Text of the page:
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What is the Medicare Part B late-enrollment penalty?

Category: Medicare Part B
Updated: Nov, 16 2023

If a person does not enroll in Medicare Part B (out-patient care and doctor visits) when first eligible, and they do not have health coverage from an employer group health plan, they will incur a late-enrollment penalty if they later choose to enroll in Medicare Part B.

This is also true if someone has Medicare Part B, but then drops their Part B coverage, and then later decides to sign up again for coverage.

Remember, if a person does not enroll in Medicare Part A and/or Medicare Part B when they were first eligible, and they were not eligible for a Special Enrollment Period, they can only elect Medicare Part A or Medicare Part B during the General Enrollment Period that starts January 1st and continues through March 31 of each year.

The Medicare Part B late-enrollment penalty is 10% of the current Medicare Part B premium for every 12-month period that the person delayed enrolling in Medicare Part B after they were first eligible or dropped Part B and were without Medicare Part B coverage when they were eligible.

For example, the 2024 standard Medicare Part B premium is $174.70 (for most people), so if a person delays enrolling in Medicare Part B (and has no employer coverage) for 12 months, they will have a 10% penalty of $17.47 in 2024 -- 10% for each year you could have signed up for Part B, but didn't.

You can read more about the most recent changes in Medicare Part B premiums in our Medicare articles.

The Medicare Part B penalty is permanent and will be paid for as long as the person has Medicare Part B coverage.

Please note that a person may be excluded from paying a Medicare Part B late-enrollment penalty if they meet certain conditions allowing them to sign up for Medicare Part B during a Special Enrollment Period (for example, as noted by Medicare, a person will have an 8-month Special Enrollment Period to enroll in Medicare Part A and/or Medicare Part B starting the month after the employment ends or the group health plan insurance based on current employment ends, whichever happens first).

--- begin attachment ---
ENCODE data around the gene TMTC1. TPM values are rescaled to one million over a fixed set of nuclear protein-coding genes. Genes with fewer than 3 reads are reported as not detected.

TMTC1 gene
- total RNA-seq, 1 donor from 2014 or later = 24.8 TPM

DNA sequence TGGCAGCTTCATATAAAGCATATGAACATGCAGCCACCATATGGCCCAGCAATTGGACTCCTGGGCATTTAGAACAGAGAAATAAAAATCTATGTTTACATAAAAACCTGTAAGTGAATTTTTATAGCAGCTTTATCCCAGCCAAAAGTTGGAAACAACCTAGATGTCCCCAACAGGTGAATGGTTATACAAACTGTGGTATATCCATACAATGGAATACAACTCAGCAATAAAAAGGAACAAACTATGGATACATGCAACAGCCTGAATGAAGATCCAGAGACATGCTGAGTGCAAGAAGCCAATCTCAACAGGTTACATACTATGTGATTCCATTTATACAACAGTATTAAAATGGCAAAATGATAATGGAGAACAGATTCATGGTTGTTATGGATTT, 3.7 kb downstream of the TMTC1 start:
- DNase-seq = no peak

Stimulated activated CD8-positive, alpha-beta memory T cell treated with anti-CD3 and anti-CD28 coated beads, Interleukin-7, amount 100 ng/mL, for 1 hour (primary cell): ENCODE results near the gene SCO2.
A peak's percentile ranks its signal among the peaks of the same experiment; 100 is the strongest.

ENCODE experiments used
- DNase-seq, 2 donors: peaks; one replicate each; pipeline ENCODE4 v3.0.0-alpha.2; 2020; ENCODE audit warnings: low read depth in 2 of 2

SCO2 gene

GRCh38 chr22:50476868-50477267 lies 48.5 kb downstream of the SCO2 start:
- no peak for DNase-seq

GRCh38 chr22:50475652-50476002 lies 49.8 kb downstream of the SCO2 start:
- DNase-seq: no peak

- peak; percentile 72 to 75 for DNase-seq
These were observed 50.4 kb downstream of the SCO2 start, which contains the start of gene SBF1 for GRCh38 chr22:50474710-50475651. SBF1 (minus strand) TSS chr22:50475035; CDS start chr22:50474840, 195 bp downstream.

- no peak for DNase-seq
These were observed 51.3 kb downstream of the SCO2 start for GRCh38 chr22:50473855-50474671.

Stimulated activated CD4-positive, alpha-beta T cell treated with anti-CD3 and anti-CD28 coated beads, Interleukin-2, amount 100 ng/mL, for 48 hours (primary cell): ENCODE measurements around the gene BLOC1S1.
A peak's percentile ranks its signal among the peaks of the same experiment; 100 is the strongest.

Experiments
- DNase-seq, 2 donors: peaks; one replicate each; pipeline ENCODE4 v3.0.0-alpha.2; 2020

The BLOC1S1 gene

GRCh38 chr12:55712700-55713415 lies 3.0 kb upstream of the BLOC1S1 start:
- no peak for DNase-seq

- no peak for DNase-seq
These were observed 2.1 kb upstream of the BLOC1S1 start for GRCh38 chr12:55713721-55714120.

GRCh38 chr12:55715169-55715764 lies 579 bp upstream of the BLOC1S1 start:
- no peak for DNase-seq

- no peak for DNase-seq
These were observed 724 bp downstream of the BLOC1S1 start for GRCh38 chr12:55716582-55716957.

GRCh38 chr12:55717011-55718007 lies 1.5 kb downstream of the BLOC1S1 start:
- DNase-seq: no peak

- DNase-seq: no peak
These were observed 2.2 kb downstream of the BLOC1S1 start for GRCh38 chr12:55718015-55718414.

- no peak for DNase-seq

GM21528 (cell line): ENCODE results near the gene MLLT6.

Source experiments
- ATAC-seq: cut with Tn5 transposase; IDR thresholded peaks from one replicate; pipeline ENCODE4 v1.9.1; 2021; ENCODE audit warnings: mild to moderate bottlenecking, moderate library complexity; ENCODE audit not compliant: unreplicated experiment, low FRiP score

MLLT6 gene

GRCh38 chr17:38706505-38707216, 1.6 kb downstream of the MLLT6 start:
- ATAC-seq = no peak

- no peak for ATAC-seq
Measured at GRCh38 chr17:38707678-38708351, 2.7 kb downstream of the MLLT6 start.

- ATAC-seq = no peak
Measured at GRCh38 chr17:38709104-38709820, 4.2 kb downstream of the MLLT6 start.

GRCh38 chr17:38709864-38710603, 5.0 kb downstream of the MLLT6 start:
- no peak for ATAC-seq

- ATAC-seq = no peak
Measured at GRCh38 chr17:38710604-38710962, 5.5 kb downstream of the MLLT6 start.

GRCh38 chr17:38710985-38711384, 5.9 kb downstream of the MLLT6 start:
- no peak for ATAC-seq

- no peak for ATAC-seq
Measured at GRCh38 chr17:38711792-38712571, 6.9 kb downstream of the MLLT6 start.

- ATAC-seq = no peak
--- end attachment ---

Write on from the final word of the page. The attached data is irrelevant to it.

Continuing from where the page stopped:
Examples of the Medicare Part B late-enrollment penalty provided by Medicare

Older Example: "Your Initial Enrollment Period ended September 30, 2009. You waited to sign up for Medicare Part B until the General Enrollment Period in March 2012. Your Part B premium penalty is 20%. (While you waited a total of 30 months to sign up, this included only 2 full 12-month periods.) You’ll have to pay this 20% penalty for as long as you have Medicare Part B coverage."

(Previously found at: https://www.medicare.gov/ your-medicare-costs/ part-b-costs/penalty/ part-b-late-enrollment-penalty.html)

2023 Example: "If you waited 2 full years (24 months) to sign up for Part B and didn’t qualify for a Special Enrollment Period, you’ll have to pay a 20% late enrollment penalty (10% for each full 12-month period that you could have signed up), plus the standard Part B monthly premium ($164.90 in 2023) ($174.70 in 2024).

 $164.90 (2023 Part B standard premium) ($174.70 in 2024)
+ $32.98 (20% [of $164.90] late enrollment penalty) ($34.94 in 2024)"

(see:  https://www.medicare.gov/ basics/costs/ medicare-costs/ avoid-penalties)

The Medicare Part B Initial Enrollment Period

A person can enroll in Medicare Part B during their 7-month Initial Enrollment Period when they first become eligible for Medicare (3 months before the Medicare eligibility month, plus the month a person turns 65, and including the 3 months after the month a person turns 65).  During the 7-month Initial Enrollment Period a person can also enroll in Medicare Part A, if they were not already automatically enrolled.

You can also learn more about Medicare Part B coverage in our Frequently Asked Questions:

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